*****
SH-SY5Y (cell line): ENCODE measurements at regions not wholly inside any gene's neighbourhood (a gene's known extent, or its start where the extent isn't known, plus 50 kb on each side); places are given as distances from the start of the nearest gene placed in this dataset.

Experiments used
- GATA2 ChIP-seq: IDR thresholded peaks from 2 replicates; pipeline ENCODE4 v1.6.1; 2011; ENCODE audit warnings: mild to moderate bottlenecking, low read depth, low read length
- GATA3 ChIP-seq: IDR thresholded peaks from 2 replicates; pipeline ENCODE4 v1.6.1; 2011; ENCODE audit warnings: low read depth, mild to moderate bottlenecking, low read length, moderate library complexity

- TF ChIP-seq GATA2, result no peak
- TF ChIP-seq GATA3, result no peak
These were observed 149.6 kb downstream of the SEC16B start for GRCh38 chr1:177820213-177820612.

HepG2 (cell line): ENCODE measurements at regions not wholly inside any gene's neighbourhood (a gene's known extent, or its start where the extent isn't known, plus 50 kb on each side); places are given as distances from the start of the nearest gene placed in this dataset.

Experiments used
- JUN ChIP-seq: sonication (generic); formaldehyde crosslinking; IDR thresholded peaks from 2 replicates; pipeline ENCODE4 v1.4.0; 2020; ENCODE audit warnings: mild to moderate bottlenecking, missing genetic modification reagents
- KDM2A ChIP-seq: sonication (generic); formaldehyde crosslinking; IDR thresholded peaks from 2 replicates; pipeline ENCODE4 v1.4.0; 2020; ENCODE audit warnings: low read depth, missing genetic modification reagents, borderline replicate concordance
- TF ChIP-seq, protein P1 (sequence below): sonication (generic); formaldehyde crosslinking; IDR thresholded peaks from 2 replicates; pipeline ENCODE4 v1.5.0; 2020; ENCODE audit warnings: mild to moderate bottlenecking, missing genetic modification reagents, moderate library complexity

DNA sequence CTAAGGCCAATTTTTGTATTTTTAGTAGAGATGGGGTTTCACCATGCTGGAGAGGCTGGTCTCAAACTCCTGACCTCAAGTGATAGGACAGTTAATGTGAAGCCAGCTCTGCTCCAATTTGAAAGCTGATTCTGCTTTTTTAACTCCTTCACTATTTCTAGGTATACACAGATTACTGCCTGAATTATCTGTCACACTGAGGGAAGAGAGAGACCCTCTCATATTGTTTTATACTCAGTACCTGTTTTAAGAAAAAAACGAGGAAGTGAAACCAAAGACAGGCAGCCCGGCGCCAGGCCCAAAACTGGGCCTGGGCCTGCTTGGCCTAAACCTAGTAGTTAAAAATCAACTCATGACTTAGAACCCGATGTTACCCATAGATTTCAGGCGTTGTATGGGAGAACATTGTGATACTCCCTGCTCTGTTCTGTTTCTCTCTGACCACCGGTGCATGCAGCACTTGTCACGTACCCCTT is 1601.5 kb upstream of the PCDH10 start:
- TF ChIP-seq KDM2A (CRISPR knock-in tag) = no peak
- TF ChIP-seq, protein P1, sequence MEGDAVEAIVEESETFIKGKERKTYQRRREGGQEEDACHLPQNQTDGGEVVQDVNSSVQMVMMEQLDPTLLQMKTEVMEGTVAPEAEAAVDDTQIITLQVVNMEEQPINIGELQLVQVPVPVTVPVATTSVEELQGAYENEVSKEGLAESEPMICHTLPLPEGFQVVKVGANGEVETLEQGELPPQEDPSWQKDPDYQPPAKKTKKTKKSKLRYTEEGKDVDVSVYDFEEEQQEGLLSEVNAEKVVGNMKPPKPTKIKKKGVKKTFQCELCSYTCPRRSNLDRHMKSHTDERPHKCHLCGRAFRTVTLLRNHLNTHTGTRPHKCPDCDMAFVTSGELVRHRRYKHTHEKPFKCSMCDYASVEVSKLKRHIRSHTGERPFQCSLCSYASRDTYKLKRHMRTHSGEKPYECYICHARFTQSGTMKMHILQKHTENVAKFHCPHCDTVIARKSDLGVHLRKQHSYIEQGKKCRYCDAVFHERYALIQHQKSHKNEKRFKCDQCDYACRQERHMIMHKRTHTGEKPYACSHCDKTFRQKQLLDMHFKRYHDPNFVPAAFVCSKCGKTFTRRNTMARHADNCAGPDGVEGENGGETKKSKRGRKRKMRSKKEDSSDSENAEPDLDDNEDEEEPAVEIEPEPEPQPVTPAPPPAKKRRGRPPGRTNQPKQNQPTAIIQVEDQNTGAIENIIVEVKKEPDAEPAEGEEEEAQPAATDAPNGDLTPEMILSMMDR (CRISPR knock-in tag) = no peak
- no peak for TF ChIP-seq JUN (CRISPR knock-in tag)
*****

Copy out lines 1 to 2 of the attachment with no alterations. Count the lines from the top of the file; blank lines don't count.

SH-SY5Y (cell line): ENCODE measurements at regions not wholly inside any gene's neighbourhood (a gene's known extent, or its start where the extent isn't known, plus 50 kb on each side); places are given as distances from the start of the nearest gene placed in this dataset.

Experiments used